Not every film hits but Top Five should be dissected and discussed if it doesn’t climb. We may never get a satisfying, or accurate for that matter, answer but race could be an issue. Which, what can you do if a sizable portion of the population are resentful that people of color are using their voice? Then there’s an issue of perception of equality or, what is art? Linkletter is top of his game with Boyhood. Anderson did some of his best work in Grand Budapest Hotel. Those are very specialized and I believe achieve what they sought out to do. Though perhaps not the broadest of appeal. Top Five I think does what the director hoped and could equally be assigned a special slot for the film that it is. However, it’s not, or he’s not getting his props like the other. Will he have to do two – three more? Maybe. If it’s not prejudice but preference, then maybe the conversation should be about limited view point.

    Sorry, this is maybe more esoteric/byob worthy a post but I ran w/it since you brought it up. People comment on the lack of diversity in the Academy and Hollywood in general. Will a movie be handicapped because it’s not “serious enough” and thus not award-worthy? Like because it’s poignant but goes down smooth as ginger ale will it be assumed to not being of sustenance? If the award nominating boards reflected the makeup of society, would Top Five be a hardware magnet? Is a potentially under-performing Black film indicative that studios don’t know how to reach all segments of society?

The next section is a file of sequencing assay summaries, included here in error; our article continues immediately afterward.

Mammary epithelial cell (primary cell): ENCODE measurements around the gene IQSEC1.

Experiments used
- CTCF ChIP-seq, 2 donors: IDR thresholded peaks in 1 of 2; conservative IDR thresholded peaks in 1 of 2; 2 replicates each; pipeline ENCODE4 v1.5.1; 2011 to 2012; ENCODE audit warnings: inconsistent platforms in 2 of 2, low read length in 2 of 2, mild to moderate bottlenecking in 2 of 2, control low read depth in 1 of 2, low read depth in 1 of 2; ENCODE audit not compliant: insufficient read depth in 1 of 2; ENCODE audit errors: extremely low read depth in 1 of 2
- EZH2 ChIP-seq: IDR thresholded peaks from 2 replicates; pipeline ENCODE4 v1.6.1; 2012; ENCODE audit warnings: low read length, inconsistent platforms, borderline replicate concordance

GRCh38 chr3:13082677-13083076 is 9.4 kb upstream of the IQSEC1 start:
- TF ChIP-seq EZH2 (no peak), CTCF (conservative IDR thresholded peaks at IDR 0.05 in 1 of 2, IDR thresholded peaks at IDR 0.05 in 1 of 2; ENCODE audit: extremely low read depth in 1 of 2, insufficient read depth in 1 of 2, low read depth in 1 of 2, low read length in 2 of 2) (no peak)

Perhaps way too early to be asking these questions but this may be more of a litmus test for the industry as opposed to a single event issue.

  4. PcChongor says:

    Even though you certainly can’t fault him for it, I think “Top Five” opening soft is somewhat due to Rock not totally committing to selling the film as either “white” or “black” friendly (like a “white” generic Eddie Murphy family comedy or a “black” comedy with Kevin Hart or Tyler Perry). Props to him for not selling his film short and trying to pander to either kind of audience, but I think the approach definitely hurt the film’s ability to muster up any kind of major support in either camp.